We now offer a New Augmentative and Alternative Parent Training Series! 

We are so excited to offer a four week parent training series to support families around the use of Augmentative and Alternative Communication for children who are nonspeaking or minimally verbal. This series is for parents and additional family members. This series will consist of four, 1-hour parent information sessions around topics related to AAC. It will be a combination of discussion and hands-on activities. There will be a time for questions at the end of each session.

Interested in joining? Click here for more details.

What is Assistive Technology?

Assistive Technology (AT) can be any item, piece of equipment or product system, whether purchased, modified, or customized, that is used to increase, maintain, or improve the functional capabilities of people with disabilities (IDEA 2004.)

This may include object communication systems, paper based communication boards, high tech communication systems on dedicated devices or tablets, prosthetics, mounting systems, and positioning devices, special switches, keyboards, and pointing devices for access, computer software such as screen readers, communication programs or curricular software or materials such as PVC piping, foam, cardboard to adapt items.

What is Augmentative and alternative communication (AAC)?

Augmentative and alternative communication (AAC) includes all forms of communication (other than oral speech) that are used to express thoughts, needs, wants, and ideas. We all use AAC when we make facial expressions or use gestures, use symbols or pictures, or write.  AAC includes unaided and aided communication.
 
Unaided communication includes methods of communication that rely on a person’s body to communicate and do not require additional communication materials.  Unaided communication includes facial expressions, gestures, body movements, vocalizations, verbalizations, sign language and eye gaze.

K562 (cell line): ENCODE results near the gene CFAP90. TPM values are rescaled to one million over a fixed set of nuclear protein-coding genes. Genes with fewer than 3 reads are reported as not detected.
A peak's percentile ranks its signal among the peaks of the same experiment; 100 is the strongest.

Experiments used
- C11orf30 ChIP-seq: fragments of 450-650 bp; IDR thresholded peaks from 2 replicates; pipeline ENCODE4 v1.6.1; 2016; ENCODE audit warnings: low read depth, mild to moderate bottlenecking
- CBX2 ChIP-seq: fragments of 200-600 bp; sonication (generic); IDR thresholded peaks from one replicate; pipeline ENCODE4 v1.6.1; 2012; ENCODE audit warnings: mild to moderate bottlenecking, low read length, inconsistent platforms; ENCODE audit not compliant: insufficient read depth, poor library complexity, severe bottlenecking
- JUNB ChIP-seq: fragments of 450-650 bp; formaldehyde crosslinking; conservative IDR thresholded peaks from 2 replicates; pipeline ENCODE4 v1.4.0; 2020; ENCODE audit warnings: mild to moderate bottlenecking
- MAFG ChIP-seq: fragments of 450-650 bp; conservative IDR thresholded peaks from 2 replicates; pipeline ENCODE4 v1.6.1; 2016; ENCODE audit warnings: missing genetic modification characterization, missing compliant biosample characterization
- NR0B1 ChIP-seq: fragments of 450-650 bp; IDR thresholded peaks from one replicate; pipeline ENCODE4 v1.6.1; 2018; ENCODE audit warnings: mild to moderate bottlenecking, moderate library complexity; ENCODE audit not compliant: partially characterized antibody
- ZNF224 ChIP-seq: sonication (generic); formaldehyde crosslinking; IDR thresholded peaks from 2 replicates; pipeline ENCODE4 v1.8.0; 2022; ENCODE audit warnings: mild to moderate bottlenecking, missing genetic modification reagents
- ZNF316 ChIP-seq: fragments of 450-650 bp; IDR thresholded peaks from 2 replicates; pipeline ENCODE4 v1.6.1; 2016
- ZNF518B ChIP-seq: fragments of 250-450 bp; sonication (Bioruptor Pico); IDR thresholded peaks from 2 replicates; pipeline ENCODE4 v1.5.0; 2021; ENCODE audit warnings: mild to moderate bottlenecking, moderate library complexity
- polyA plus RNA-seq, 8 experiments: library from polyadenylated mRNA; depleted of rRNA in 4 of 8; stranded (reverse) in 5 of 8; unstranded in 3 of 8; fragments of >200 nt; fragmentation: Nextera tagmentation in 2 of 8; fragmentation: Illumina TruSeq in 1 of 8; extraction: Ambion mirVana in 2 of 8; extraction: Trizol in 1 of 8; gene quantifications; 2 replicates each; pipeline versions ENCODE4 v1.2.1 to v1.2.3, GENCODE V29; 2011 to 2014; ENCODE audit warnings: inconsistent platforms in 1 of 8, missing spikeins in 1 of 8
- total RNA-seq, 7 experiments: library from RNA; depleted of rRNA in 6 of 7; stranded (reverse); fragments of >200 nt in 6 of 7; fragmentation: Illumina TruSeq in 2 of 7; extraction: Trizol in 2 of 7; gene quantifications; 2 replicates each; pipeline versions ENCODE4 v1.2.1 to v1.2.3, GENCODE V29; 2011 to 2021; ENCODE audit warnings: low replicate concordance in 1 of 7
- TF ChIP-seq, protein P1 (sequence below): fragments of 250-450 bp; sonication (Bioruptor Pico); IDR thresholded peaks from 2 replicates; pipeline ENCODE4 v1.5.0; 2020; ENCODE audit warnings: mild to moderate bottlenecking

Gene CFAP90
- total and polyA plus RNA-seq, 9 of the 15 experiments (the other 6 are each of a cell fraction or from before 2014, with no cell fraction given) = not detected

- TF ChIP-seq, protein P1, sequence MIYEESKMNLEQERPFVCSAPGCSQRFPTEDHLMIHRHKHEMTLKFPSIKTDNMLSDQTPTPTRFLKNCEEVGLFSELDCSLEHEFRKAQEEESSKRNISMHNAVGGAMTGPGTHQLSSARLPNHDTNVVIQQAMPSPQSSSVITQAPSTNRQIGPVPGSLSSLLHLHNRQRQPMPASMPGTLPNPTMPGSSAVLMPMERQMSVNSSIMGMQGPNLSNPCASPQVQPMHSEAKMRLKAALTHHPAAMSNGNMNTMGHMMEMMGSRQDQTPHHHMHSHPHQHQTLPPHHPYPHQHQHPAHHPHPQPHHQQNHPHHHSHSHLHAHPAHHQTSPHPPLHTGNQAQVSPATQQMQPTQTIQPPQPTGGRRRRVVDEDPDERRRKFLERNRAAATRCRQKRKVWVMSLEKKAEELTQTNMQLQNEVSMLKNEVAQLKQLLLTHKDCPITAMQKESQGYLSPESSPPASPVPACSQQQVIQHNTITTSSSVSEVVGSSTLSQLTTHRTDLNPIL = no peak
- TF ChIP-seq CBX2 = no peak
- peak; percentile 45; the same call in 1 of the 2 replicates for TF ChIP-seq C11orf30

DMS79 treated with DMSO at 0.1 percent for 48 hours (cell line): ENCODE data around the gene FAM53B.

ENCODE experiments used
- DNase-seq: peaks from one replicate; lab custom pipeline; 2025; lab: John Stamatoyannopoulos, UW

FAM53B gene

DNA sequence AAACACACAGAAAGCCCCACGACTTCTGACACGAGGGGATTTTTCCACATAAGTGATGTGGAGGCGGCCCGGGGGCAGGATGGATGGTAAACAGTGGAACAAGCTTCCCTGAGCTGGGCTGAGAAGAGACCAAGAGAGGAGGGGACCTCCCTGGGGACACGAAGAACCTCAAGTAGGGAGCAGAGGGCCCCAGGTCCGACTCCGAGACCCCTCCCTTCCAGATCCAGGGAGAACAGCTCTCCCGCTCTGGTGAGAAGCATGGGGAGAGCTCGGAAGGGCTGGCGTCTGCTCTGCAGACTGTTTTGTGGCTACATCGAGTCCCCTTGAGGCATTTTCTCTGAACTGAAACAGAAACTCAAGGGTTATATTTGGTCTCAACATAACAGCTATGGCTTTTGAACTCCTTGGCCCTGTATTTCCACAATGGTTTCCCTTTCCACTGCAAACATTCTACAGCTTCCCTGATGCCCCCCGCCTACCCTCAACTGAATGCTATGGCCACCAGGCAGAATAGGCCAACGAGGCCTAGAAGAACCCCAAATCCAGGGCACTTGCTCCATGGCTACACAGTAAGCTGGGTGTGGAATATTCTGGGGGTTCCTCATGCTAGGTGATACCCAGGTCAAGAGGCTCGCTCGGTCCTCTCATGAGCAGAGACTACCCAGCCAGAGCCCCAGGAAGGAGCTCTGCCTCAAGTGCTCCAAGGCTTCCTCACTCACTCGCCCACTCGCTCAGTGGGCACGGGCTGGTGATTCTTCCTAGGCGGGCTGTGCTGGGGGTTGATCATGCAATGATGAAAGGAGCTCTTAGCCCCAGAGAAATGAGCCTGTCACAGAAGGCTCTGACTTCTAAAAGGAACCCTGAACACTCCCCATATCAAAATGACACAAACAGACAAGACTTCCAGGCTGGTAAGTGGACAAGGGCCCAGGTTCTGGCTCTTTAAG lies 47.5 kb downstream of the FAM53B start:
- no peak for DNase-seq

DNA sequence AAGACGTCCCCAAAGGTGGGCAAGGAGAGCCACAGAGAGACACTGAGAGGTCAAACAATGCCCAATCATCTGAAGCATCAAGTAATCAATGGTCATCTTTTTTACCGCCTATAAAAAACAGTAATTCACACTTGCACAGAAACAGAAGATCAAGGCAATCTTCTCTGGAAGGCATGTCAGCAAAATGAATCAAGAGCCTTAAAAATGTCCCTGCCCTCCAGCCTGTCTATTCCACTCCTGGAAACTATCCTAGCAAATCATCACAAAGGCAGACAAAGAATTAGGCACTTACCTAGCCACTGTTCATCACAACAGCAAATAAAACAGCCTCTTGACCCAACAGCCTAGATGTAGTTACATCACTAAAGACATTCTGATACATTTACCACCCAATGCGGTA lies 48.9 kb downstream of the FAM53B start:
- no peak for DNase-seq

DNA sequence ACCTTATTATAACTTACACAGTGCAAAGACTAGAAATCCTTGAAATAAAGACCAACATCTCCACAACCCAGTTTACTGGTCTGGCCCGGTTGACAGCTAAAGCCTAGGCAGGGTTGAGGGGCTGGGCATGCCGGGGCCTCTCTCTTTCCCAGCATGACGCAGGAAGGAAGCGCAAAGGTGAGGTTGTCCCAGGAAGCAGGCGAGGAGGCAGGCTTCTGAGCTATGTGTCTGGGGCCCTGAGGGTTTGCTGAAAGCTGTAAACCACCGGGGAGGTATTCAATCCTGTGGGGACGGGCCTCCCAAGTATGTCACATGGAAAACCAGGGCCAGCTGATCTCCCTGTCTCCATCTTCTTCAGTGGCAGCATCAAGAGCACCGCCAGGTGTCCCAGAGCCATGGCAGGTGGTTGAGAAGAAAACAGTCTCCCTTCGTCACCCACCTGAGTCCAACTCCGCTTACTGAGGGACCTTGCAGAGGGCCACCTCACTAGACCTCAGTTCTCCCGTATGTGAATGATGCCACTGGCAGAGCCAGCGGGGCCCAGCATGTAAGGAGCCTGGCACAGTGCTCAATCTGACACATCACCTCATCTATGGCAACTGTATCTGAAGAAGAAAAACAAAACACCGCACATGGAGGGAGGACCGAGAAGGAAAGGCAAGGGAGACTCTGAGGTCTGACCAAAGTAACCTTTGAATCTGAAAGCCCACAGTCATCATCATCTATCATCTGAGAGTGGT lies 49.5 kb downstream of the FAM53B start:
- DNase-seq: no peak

Aided communication requires tools or equipment that are not part of a users body.  This include paper based communication systems  and written communication as well as high tech speech generating devices with voice output.
Who can benefit from AAC?
People who can not effectively use speech to say what they want, when they want, and how they want, benefit from other means of communication. Individuals may be nonverbal, and use AAC as an alternative to speech, or they may have speech but are unintelligible, and use AAC to augment their communication. This can include, but is not limited to:
  • Children with Rett Syndrome and related disorders
  • Children who have global developmental delays
  • Children with neurological and genetic disorders
  • Children with multiple disabilities who do not have a formal diagnosis
  • Young children who are not effectively communicating due to significantly reduced speech and language
  • Children with Autism
  • Children who have significantly reduced intelligibility due to motor speech and severe phonological disorders and could benefit from AAC to augment speech
  • Children who require AAC and have a diagnosis of CVI
  • Children who use a variety of access methods, including direct selection (directly touching the screen with a finger), eye gaze and switches
Our Philosophy
We believe in presuming competence in all of our children.  We believe all children deserve access to a robust communication system and to build their literacy skills.  We use a variety of assistive technology to accomplish this.  All children can learn, and it is up to those caring and working with those children to provide the means to optimize their learning.  We believe in not only working directly with children, but with their caregivers to support communication in the home environment.
 
Services:
  • AAC assessment to determine what communication system would be best for a child
  • Speech language therapy sessions focused on use of AAC
  • We are happy to provide consultation to your child's school team to ensure that everyone working with your child is trained and comfortable in implementation of the communication system
  • 1:1 parent training after clinic hours and on weekends
How are AAC sessions structured?
We all need to want to communicate, therefore sessions are provided using activities that the child likes and become engaged in.  We believe in taking the child's lead, and creating communicative opportunities from that.  AAC is incorporated into naturally occurring routines, within highly preferred activities and within the context of literacy activities.